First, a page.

The Federal government’s proposed Road Vehicle Standards Act (RVSA) remains in chaos with widespread industry concern about new inclusions into the Act. The Australian Government recently performed a complete back-flip on private vehicle imports as part of the review of the previous Motor Vehicle Standards Act Legislation. This left a huge hole in the Act and it appears that the government is looking for any vehicle related issues to fill the hole and reduce the embarrassment of a review that has now taken three years without any clear result.
The proposed amendments to the RVSA affect modest changes to a vehicle height when done as part of a suspension upgrade under the Low Volume Concessional Scheme.
The Australian Automotive Aftermarket Association (AAAA) recently made the bold move to produce a detailed video that highlights the Australian Government’s changes and reveals the full consequences of this action on vehicle safety. The video shows with clear evidence that suspension upgrades of up to 50mm make the vehicle safer for both the occupants and other road users. The suspension upgrade improved handling while maintaining the integrity of the vehicle’s Electronic Stability Control (ESC) system.
The video has gone viral. In less than a week since this purpose designed video message was distributed to Australian suspension manufacturers, along with it being placed on the AAAA Facebook Page, YouTube Channel and Twitter feeds, this informational video has achieved extraordinary levels of Australian industry and consumer penetration.
The sheer numbers of people who have viewed, reacted, commented and shared the AAAA video is testament to the vast industry and consumer concern that exists relating to the proposed changes to the Road Vehicle Standards Act. This AAAA video has achieved more than 78,000 views reaching 255,000 people, generating 3,000 reactions, comments and shares within one week of being posted online, with these numbers increasing on an hourly basis.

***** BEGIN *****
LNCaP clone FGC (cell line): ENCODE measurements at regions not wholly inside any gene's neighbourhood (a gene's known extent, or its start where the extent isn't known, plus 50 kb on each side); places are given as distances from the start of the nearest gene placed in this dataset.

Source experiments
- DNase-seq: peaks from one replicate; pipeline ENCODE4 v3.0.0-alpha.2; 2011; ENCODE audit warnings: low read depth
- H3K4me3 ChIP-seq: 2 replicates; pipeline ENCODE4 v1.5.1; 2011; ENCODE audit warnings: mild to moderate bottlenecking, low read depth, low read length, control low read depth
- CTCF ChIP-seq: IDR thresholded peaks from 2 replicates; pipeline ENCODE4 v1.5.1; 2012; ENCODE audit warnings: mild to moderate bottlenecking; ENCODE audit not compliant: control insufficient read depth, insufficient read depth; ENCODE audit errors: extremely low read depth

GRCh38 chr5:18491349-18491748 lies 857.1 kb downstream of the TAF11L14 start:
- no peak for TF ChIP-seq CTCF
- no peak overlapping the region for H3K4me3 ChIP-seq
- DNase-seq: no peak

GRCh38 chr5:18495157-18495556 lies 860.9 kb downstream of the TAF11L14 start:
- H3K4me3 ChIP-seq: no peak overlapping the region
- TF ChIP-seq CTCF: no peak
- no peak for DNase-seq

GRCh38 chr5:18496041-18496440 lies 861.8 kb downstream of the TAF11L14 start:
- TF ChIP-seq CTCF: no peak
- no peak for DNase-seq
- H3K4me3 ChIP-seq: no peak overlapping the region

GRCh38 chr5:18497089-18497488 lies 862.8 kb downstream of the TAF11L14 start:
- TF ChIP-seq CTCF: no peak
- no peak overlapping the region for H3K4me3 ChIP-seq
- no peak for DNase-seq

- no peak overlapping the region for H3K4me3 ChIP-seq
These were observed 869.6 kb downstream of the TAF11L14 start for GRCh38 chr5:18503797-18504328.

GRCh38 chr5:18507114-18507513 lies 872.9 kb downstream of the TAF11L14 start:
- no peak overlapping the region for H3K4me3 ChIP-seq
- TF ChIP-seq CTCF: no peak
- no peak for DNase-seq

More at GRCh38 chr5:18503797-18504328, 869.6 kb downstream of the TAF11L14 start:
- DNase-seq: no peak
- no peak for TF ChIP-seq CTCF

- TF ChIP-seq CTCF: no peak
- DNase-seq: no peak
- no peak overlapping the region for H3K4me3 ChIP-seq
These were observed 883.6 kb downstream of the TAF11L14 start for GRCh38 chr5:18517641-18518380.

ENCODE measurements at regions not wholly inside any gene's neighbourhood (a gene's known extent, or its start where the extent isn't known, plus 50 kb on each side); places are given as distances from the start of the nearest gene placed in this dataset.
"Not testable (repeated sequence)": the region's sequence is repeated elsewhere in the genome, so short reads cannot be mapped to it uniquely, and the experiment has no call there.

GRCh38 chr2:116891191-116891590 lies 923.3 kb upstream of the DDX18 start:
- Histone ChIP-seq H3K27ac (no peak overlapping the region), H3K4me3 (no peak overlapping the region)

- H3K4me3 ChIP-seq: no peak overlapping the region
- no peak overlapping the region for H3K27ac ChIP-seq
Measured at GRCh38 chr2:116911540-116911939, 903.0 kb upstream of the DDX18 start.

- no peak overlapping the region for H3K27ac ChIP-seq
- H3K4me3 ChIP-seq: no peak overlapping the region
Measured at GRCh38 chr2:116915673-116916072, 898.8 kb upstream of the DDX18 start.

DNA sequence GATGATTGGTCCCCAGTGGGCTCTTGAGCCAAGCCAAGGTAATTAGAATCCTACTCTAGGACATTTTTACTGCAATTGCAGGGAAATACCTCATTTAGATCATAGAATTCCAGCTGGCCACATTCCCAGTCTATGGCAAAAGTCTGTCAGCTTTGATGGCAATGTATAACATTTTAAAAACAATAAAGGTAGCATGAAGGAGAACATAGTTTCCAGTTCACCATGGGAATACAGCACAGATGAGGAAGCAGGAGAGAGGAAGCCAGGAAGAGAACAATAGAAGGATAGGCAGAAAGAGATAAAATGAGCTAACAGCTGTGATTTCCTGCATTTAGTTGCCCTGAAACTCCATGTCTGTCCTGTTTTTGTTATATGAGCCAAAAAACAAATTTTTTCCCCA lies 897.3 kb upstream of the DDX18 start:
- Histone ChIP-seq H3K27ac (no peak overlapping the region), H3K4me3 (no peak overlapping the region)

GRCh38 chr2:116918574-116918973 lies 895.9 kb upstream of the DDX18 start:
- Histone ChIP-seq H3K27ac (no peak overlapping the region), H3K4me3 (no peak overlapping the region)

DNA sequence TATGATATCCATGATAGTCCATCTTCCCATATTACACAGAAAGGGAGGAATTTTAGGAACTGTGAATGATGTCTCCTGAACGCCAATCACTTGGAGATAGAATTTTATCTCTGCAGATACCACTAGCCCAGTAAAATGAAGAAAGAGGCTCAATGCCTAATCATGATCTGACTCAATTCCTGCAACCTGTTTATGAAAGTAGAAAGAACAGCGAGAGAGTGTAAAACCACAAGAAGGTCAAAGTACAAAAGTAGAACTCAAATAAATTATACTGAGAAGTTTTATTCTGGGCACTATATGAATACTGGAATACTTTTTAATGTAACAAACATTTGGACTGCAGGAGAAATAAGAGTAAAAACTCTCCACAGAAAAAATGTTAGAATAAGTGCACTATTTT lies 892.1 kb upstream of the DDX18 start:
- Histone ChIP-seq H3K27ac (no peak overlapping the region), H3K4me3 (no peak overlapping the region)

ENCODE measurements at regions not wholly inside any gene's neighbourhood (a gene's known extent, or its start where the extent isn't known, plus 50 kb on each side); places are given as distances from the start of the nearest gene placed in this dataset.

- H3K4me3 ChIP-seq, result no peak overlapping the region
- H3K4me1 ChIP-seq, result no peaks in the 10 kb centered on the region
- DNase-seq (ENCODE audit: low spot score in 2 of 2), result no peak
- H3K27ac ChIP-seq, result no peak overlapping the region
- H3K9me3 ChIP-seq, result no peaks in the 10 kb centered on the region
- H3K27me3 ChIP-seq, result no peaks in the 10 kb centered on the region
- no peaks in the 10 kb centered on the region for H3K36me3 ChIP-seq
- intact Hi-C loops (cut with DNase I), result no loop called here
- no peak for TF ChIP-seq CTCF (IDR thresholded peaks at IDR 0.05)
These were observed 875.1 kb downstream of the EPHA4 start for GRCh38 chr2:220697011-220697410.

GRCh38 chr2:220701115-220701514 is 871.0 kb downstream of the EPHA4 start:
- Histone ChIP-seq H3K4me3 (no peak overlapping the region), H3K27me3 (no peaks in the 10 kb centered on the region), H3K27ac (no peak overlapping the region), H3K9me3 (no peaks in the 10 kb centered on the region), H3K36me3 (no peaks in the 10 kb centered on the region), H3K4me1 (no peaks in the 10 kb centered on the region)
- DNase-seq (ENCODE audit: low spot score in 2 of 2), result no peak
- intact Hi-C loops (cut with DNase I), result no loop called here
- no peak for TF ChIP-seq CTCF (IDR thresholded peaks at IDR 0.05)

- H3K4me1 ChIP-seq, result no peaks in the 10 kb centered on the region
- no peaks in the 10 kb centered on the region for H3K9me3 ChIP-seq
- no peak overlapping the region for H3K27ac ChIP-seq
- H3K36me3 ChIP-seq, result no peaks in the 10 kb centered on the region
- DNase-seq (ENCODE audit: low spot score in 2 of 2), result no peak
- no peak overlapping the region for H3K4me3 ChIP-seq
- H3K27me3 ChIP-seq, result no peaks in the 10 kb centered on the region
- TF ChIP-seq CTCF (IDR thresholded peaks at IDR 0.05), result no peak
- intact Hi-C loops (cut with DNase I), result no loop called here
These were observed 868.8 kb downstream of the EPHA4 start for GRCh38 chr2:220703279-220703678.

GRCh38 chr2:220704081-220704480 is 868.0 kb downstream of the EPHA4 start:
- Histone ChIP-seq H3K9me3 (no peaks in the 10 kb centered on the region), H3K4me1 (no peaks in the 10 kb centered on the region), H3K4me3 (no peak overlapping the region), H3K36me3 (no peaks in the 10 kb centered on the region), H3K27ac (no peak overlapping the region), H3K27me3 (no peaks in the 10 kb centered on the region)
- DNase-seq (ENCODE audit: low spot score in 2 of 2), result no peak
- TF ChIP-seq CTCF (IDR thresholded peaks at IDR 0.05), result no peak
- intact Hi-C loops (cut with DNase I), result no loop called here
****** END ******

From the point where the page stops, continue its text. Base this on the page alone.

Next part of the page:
According to Stuart Charity, AAAA Executive Director, this massive reaction to the AAAA’s video addressing the current situation is a demonstration of the level of alarm at the Government’s proposal.
“There is no doubt that there is significant concern from the people driving these workplace vehicles through to the innovative Australian companies who are ensuring that these vehicles are the safest possible for their intended end use. These upgraded suspension requirements are specific to Australian conditions and it is imperative that scope for these independently tested modifications is included within the structure of the Road Vehicle Standards Act,” Mr Charity said.
“This has the direct effect of ensuring that people are driving the safest possible vehicles, as opposed to them being exposed to the limitations of standard-equipped vehicles which demonstrate vastly inferior handling when operating in a fully loaded configuration – which is clearly highlighted in our video. How a Federal Minister and his Department could even consider not allowing the scope for such safety improvements to be made within this Legislation is beyond any form of reasonable understanding,” Mr Charity added.
Stuart Charity stated, “We made this four minute video to make it abundantly clear to the industry and the motorists directly affected by it, that world class independent testing ensures that Australian vehicle fleets, specifically 4WD fleets, can gain locally engineered suspension modifications to make them among the safest workplace vehicles in the world.”
The video also highlights the lack of industry consultation from the Federal Minister for Urban Infrastructure, Paul Fletcher and his Department, in relation their decision to not allow these safety modifications to be made within the structure of the Road Vehicle Standards Act.
Mr Charity said “The suggested changes will have the practical effect of shutting down the market for Gross Vehicle Mass (GVM) suspension upgrades on many vehicle platforms due to the new requirement to have every vehicle individually inspected by an independent engineer at a cost of at least $1,000 per vehicle. Under the current scheme, it had been agreed that suspension upgrades with a vehicle lift of up to 50mm would be permitted without the requirement of ESC testing under the Low Volume Concessional Scheme subject to specific volume limitations”.
You can view this AAAA video and read the many reactionary comments from members of the public and the industry via the following online channels: